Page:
Editor’s note: This is the third and final part of a three-part series examining the athletic department.
The CSU athletic department is not competitive financially and must change to be competitive within the Mountain West Conference, various coaches from CSU have said.
Tom Hilbert, head coach of CSU’s volleyball team, believes the athletic department needs help from a variety of sources to improve.
“Our athletics need help, but it takes the university, community and state support to get there,” Hilbert said.
Despite the fact that CSU’s volleyball team has been to 11 straight NCAA tournaments, Hilbert said the team still has a hard time recruiting against better-known athletic programs.
“I am still regularly getting beat in recruiting, despite the fact that our volleyball program is top-notch and we have some of the best playing facilities for volleyball in the country,” Hilbert said. “We have proven we are better than some teams such as Iowa, but their athletic programs as a whole are more competitive.”
Hilbert said he believes new athletic director Paul Kowalczyk is a good fit, but admits changes in the athletic department “will not happen overnight.”
Men’s basketball coach Dale Layer also said he believes it takes more than one person to change the mentality of the athletic department.
“We need to engage the administration, fans, students and the community,” he said.
Layer also understands that CSU’s athletics are at a financial disadvantage to opponents they play throughout the year.
“Financially we are not up to par with other schools in the conference,” Layer said. “Our facilities are in need of help. We must continue to do more with less, but we can’t use that as an excuse to why we don’t succeed.”
Jen Warden, the women’s basketball coach, said she believes her team is on the rise despite the department’s shortcomings.
“I do believe this program will eventually be a top 25 program, but I also know we are not one now,” Warden said. “I think we need to recognize that the athletic budget situation is a universal problem that is happening around the country, it’s not just a CSU issue.”
Warden said one thing the athletic department must do is continue its strong bond with the community.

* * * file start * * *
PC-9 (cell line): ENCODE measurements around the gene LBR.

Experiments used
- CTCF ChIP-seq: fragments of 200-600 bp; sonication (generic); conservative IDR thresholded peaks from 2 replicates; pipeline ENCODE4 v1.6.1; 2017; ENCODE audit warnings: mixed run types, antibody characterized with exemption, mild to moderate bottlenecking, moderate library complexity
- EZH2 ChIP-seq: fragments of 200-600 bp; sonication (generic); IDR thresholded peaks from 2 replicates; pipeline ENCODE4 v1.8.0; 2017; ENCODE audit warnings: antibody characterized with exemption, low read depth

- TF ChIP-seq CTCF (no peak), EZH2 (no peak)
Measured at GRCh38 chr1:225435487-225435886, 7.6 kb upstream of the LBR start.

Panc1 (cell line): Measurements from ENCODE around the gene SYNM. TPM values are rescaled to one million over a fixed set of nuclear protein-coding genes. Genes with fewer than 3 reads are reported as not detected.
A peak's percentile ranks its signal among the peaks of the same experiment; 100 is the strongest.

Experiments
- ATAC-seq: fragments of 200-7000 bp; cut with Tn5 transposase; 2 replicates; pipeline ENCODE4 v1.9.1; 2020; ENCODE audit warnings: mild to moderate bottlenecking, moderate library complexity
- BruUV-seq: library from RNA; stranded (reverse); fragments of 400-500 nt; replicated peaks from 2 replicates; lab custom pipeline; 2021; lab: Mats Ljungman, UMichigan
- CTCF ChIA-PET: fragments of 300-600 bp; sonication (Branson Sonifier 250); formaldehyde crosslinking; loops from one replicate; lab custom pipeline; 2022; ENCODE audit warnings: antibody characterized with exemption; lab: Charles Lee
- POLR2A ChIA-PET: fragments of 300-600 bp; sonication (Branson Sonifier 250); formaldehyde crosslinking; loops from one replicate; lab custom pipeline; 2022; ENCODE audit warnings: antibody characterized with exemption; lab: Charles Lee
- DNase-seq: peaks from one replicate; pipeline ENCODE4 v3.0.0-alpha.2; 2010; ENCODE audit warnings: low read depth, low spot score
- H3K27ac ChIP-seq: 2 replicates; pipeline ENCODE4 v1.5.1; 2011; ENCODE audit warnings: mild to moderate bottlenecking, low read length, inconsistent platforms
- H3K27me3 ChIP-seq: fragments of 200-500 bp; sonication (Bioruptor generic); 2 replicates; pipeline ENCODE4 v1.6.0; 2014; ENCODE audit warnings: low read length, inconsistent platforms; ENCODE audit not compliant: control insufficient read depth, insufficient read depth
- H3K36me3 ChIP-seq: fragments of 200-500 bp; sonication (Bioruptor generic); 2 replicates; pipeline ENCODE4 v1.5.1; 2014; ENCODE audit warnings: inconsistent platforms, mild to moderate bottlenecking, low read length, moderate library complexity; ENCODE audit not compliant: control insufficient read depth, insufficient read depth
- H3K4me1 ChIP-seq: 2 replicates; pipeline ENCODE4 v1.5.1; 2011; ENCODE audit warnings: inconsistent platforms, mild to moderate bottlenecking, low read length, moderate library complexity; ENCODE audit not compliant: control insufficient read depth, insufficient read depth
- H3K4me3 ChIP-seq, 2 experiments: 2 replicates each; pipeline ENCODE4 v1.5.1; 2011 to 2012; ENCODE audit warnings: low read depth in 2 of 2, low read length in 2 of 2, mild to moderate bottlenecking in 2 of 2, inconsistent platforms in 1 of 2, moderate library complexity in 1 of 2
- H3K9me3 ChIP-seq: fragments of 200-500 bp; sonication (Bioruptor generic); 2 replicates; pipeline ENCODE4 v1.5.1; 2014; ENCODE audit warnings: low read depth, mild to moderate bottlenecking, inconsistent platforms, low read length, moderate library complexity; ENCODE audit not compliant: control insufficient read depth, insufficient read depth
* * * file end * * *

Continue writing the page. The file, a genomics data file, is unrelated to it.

“When the team does well I believe the community also benefits,” Warden said. “Something that originally attracted me to CSU was the relationship between the town and the school.”
Del Hassel, who is retiring as CSU’s track and field coach at the end of the season, said CSU has improved over the years and will continue its improvement.
“I was here the first time in the 1970s as a coach, and the school has grown tremendously, academically and as an athletic department,” Hessel said.
Hessel said CSU’s in-state reputation could improve when it comes to sports.
“I believe we have a stronger reputation as an athletic department outside the state than we do in Colorado,” Hessel said.
Head football coach Sonny Lubick was unavailable for comment Tuesday, but offensive coordinator Dan Hammerschmidt said he believes the football team will contend for years to come.
“Football-wise, we definitely have a bright future,” Hammerschmidt said. “We have some NFL prospects and the recent recruiting classes are as good as I have seen in 10 years.”
Hammerschmidt said recent upgrades to the McGraw Athletic Center and Hughes Stadium make it easier to recruit against other more-known schools.
“The stadium upgrades make us just like all the big schools, all the BCS schools,” Hammerschmidt said.
He is also looking forward to working with Kowalcyzk.
“He is an ex-football player and he knows how to be a moneymaker just like (former Athletic Director) Jeff Hathaway,” Hammerschmidt said.
In Hathaway’s last year as athletic director (2002-2003), CSU’s teams appeared in seven national postseason tournaments and won four Mountain West crowns. Hathaway also secured a $15.2 million donation from the Bohemian Foundation for upgrades on Hughes Stadium.
Paul Kowalcyzk begins his tenure at CSU on May 17.
Mike Donovan can be reached at email@example.com